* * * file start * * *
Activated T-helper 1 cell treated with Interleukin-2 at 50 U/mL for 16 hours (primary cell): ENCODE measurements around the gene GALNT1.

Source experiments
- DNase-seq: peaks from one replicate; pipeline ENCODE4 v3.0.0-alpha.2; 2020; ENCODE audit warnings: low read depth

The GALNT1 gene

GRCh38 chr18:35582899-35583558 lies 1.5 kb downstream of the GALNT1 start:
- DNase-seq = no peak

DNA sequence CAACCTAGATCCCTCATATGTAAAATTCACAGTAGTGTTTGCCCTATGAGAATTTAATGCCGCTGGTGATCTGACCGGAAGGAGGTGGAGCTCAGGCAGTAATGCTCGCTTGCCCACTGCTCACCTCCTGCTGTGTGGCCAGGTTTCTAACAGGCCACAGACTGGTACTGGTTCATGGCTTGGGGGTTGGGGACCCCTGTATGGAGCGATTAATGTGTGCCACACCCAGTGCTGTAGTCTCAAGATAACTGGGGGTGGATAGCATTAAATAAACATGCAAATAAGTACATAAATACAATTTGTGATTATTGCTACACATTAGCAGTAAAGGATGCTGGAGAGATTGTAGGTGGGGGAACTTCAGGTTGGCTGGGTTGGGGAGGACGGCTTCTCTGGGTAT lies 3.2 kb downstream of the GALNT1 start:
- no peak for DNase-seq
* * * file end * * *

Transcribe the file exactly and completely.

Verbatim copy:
Activated T-helper 1 cell treated with Interleukin-2 at 50 U/mL for 16 hours (primary cell): ENCODE measurements around the gene GALNT1.

Source experiments
- DNase-seq: peaks from one replicate; pipeline ENCODE4 v3.0.0-alpha.2; 2020; ENCODE audit warnings: low read depth

The GALNT1 gene

GRCh38 chr18:35582899-35583558 lies 1.5 kb downstream of the GALNT1 start:
- DNase-seq = no peak

DNA sequence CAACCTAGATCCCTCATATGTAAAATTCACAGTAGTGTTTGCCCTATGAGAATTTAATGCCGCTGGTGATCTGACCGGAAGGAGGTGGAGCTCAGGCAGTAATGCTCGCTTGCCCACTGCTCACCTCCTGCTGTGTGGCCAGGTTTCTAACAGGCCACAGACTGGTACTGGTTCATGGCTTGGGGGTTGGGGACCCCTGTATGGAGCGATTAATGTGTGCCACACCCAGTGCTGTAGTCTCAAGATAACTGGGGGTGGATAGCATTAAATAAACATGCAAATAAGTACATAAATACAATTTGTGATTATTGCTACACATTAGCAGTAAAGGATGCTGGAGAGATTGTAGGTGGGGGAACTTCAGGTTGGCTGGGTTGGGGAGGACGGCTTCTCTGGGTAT lies 3.2 kb downstream of the GALNT1 start:
- no peak for DNase-seq